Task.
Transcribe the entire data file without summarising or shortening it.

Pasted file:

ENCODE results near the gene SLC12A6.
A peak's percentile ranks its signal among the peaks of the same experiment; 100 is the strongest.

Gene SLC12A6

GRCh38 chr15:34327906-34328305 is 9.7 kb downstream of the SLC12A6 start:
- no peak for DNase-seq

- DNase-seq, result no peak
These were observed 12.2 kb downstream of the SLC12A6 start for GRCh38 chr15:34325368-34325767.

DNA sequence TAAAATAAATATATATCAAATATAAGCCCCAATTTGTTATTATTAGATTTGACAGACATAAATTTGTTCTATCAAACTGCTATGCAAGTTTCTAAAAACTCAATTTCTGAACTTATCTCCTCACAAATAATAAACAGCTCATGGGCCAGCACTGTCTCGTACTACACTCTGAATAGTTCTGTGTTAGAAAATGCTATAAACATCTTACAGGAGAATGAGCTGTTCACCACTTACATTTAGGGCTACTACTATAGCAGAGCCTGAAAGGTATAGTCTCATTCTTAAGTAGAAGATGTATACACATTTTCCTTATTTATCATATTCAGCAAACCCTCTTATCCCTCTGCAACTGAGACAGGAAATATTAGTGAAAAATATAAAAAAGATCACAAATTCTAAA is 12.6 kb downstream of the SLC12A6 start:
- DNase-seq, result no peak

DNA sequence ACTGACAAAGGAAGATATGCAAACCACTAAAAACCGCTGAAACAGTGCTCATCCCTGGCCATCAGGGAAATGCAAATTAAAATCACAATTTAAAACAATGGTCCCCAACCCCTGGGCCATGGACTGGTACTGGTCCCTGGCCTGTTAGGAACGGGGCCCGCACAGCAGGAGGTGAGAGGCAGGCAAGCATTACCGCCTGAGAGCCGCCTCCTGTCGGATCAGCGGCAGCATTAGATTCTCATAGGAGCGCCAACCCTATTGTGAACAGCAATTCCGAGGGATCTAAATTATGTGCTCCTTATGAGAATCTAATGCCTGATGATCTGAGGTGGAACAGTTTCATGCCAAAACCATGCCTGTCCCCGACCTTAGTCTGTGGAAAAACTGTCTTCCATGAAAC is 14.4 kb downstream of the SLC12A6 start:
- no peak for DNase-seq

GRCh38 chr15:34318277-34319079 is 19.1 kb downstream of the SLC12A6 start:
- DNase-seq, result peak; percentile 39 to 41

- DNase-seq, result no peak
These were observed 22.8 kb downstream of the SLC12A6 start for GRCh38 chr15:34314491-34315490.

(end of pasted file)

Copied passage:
ENCODE results near the gene SLC12A6.
A peak's percentile ranks its signal among the peaks of the same experiment; 100 is the strongest.

Gene SLC12A6

GRCh38 chr15:34327906-34328305 is 9.7 kb downstream of the SLC12A6 start:
- no peak for DNase-seq

- DNase-seq, result no peak
These were observed 12.2 kb downstream of the SLC12A6 start for GRCh38 chr15:34325368-34325767.

DNA sequence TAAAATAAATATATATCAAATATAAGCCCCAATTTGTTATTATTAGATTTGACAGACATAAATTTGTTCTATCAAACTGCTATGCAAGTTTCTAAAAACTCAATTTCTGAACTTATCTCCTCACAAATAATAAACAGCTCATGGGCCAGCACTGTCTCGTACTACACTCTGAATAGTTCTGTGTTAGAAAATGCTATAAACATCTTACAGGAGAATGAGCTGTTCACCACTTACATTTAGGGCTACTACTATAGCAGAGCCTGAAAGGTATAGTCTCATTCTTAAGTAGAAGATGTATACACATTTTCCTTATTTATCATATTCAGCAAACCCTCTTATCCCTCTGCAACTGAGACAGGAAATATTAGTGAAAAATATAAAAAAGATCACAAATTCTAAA is 12.6 kb downstream of the SLC12A6 start:
- DNase-seq, result no peak

DNA sequence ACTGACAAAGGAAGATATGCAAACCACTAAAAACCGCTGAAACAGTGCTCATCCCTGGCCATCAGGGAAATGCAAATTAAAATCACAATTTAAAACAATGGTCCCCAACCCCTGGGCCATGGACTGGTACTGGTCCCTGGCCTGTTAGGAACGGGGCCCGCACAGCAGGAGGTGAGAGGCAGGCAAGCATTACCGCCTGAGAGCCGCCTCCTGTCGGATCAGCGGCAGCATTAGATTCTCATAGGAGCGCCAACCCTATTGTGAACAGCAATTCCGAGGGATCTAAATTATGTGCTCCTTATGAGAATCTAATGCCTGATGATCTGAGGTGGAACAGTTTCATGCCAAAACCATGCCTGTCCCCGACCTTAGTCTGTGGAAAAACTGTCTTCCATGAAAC is 14.4 kb downstream of the SLC12A6 start:
- no peak for DNase-seq

GRCh38 chr15:34318277-34319079 is 19.1 kb downstream of the SLC12A6 start:
- DNase-seq, result peak; percentile 39 to 41

- DNase-seq, result no peak
These were observed 22.8 kb downstream of the SLC12A6 start for GRCh38 chr15:34314491-34315490.